Forgive Frank McCourt if he still sometimes refers to this city as his home.
After all, the Los Angeles Dodgers' new owner, whose grandfather once ran the Boston Braves, was born in nearby Watertown and made his fortune here.
He may be set to move into a $25 million mansion in Bel Air, Calif., but his four sons were raised in the Boston suburb of Brookline, where he coached Little League baseball and youth hockey for a decade.
As for the Red Sox, the team McCourt cheered almost from birth (and tried unsuccessfully to buy in 2001), the real estate magnate said he has no such split loyalties.
"I checked, and I now bleed [Dodgers] blue," McCourt, 50, joked, in his 25th-floor office overlooking South Boston, and the two-dozen acres of largely undeveloped waterfront parking lots that constitute the bulk of his fortune. "Those are my guys now. Whatever they call me, I am a fan first and an owner second."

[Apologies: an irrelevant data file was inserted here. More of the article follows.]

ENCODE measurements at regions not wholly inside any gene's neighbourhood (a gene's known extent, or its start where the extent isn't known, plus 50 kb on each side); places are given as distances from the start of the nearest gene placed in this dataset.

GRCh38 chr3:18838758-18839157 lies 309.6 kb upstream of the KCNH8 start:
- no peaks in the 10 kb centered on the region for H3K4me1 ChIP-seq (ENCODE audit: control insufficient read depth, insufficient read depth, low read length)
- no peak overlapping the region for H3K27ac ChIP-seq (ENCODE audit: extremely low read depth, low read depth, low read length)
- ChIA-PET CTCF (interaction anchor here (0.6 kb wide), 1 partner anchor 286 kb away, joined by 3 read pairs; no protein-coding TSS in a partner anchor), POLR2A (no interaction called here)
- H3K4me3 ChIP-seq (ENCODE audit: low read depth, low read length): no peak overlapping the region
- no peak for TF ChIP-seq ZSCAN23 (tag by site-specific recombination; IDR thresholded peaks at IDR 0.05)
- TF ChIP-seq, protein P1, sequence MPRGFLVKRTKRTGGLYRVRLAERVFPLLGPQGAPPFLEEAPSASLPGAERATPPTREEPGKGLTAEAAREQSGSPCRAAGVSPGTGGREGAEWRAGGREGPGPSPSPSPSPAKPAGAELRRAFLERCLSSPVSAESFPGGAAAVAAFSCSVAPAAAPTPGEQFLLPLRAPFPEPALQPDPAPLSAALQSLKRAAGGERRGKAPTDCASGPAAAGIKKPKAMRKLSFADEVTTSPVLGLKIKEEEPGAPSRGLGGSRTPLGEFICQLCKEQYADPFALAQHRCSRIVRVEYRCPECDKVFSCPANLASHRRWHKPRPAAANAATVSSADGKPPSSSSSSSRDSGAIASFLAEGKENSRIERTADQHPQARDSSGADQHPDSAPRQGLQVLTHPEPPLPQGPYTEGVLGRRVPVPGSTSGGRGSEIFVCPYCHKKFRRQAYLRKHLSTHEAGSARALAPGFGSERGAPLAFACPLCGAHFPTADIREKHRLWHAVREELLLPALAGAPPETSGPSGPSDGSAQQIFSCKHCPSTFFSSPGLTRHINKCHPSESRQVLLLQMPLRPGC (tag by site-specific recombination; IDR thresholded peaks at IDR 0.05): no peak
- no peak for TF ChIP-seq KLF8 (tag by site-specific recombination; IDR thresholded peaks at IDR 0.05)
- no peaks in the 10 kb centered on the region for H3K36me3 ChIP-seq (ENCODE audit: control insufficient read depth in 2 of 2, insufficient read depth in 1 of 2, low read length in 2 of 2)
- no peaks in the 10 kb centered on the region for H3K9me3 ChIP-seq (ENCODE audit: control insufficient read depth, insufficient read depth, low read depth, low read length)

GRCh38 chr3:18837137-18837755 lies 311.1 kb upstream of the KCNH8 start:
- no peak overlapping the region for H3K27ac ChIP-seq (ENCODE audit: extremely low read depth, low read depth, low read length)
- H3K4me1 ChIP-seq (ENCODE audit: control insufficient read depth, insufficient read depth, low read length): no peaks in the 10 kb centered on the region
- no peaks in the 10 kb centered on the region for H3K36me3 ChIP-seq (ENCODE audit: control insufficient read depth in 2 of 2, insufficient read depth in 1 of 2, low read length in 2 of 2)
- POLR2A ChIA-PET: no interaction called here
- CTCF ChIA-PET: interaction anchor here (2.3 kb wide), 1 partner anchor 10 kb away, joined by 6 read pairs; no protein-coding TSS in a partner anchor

McCourt has been called many things since he purchased the team in February for a highly leveraged $430 million, among the highest prices ever paid for a sports franchise.
Dodgers fans concerned about how much money he borrowed dubbed him "McBankrupt" and alliteratively castigated him as a "cash-poor carpetbagger" and a "penniless parking lot attendant" on talk radio and in Internet chat rooms and letters to local newspapers.
His outspoken wife, Jamie, who is the team's vice chairman, was likened to Rachel Phelps, the villainous former stripper and team owner from the comedy film "Major League."
But above all else, McCourt said repeatedly while in Boston this week for his new team's first series ever at Fenway Park against the Red Sox, he is a baseball fan who has seats behind home plate for each of his team's home games this year and wants to restore the Dodgers to the ranks of the game's elite.